Written By: Scott Inman
I’ve had the privilege of serving as the pre-game show host for Arkansas Razorback football radio broadcasts since 2007. It’s something I was prepared to give up when I left TV News in 2016, but, both my former employer and my new one, encouraged me to continue in the role.
In those years, I’ve traveled to every SEC town at least once. Excluding the actual games, one of the most memorable trips was to Gainesville, Florida in 2013. The Hogs lost the game, and I almost lost my ride home.
As most of us do, I used the GPS in my smart phone to navigate, and for most of the trip, it efficiently got me from Point A to Point B. I made it from the airport to the hotel, from the hotel to the stadium, and back again. However, in the pre-dawn hours of the day I flew home, my GPS failed miserably.
I noticed it was sending me on a different route than the one I took from the airport just 2 days earlier, but I trusted the navigation, because, I certainly didn’t know where I was going. Well, after a few left turns, and right turns, the GPS sent me into a subdivision, then into a cul de sac. That’s where it seemingly proudly announced, “Arrived.” At this point, I began arguing with a smart phone. “I most certainly have not arrived at the Gainesville airport.” This was clearly unproductive.
It was a very helpless feeling. It was dark. I had no one to ask for help, and my flight was leaving very soon. Eventually, I found a convenience store that was open, asked for directions like we all used to do, and made it to the airport just in time to catch my flight home.
Since that weekend trip, I’ve never left home without an old-fashioned atlas. You remember those? As efficient as my GPS is, it’s not always accurate. When in doubt, I can unfold that monstrously sized atlas and see where I am. It provides perspective. It provides clarity.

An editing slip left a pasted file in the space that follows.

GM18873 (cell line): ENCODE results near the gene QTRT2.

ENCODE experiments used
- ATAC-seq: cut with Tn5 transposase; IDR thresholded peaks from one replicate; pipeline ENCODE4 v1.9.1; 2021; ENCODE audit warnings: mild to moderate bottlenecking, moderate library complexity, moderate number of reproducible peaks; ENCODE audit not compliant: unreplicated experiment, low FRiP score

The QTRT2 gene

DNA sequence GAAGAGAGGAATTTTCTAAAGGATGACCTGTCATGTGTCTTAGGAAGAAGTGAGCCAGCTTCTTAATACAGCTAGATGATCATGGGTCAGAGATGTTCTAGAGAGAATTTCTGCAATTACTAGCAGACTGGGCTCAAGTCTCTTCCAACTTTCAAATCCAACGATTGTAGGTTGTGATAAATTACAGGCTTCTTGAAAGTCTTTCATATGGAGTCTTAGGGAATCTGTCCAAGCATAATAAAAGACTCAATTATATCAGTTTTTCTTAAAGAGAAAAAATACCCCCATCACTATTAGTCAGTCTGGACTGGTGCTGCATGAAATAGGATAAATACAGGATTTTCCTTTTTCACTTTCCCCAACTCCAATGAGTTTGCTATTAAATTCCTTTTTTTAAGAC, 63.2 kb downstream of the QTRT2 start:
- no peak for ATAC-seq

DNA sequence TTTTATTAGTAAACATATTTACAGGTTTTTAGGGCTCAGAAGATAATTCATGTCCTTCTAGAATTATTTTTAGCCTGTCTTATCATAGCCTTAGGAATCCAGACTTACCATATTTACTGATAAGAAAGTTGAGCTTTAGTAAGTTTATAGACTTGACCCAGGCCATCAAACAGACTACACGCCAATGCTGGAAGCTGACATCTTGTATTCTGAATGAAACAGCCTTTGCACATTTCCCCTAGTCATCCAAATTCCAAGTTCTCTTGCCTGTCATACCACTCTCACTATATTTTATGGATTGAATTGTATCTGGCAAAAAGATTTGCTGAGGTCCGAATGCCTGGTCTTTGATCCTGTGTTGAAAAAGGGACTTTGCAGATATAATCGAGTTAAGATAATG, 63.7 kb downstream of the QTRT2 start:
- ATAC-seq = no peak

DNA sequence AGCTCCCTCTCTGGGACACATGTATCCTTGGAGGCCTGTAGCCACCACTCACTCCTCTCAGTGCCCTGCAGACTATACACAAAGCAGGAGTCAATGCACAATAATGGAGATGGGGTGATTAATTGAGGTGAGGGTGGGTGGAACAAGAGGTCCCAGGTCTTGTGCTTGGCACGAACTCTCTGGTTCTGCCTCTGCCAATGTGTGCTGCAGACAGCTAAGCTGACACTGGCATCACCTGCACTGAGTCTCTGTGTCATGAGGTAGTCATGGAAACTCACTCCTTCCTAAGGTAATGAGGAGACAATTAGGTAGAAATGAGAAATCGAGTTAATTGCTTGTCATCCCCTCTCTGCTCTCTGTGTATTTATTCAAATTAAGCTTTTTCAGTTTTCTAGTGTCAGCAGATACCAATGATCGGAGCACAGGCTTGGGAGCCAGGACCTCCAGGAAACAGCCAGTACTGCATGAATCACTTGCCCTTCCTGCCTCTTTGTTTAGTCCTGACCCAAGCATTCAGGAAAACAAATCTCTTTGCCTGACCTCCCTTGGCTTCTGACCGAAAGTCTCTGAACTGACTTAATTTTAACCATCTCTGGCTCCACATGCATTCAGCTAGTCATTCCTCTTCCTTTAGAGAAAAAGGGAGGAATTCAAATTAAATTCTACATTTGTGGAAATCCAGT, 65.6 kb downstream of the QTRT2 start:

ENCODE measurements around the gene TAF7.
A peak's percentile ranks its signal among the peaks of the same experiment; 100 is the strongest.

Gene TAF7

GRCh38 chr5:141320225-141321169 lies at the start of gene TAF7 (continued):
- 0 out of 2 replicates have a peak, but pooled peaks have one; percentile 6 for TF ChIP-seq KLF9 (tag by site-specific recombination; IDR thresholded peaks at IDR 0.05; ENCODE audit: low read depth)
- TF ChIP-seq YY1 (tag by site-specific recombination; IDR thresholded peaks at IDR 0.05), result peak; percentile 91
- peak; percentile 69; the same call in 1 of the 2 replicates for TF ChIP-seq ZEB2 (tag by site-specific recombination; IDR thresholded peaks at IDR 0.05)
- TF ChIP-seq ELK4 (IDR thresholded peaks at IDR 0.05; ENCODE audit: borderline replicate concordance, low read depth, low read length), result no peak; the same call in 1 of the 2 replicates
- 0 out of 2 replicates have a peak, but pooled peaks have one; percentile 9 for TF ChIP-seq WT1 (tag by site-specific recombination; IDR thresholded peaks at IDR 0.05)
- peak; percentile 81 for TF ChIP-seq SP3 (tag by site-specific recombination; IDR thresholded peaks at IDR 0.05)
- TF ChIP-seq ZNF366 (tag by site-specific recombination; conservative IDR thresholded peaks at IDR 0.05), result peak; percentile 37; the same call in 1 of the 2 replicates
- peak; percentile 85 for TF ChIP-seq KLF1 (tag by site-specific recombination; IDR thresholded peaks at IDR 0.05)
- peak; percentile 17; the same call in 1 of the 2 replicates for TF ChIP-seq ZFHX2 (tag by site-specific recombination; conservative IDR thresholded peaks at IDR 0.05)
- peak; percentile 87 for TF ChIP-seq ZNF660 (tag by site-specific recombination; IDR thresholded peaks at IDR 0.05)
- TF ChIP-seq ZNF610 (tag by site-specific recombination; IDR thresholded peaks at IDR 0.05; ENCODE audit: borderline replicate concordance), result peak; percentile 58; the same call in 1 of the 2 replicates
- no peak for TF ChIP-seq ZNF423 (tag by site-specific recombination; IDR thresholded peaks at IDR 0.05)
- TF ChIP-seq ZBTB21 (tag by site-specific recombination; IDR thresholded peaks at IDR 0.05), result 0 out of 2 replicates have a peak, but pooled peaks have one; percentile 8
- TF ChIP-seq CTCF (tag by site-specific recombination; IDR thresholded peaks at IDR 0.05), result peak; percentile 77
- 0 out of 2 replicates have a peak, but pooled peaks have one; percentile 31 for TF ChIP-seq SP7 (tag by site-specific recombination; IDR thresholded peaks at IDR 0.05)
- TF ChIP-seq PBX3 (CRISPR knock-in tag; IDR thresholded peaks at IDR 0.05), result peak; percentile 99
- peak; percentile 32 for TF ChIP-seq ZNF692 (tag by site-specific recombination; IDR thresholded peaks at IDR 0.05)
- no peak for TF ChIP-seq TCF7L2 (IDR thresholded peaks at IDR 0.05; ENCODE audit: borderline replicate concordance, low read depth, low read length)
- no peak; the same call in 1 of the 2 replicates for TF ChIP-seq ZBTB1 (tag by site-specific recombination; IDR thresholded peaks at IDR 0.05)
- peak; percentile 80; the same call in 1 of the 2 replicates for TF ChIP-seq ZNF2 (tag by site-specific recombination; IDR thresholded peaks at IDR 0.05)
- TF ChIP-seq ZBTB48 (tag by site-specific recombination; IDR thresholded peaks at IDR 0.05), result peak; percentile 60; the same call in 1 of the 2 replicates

There’s a lesson to be learned for your retirement. It can feel pretty lonely trying to navigate your own way. Many of our clients tell us this. They feel much like I did in that cul de sac: in the dark, with no one to ask for help.
Relying on homogenized computerized portfolio models, the financial media, or so-called conventional wisdom about investing or withdrawal strategies, is like relying solely on your GPS. It works until it doesn’t. This is especially true when you get closer to retirement and need to figure out how to make your life savings last for the rest of your life.
Instead, doesn’t it make sense to get a retirement atlas? Creating a written retirement plan, one that is built by you and your financial advisor, can provide the perspective and clarity that you need to pursue your retirement goals.
At the end of your road trip, do you want to catch your flight, or do you want to end up at a dead end in the middle of the night?
The opinions voiced in this material are for general information only and are not intended to provide specific advice or recommendations for any individual.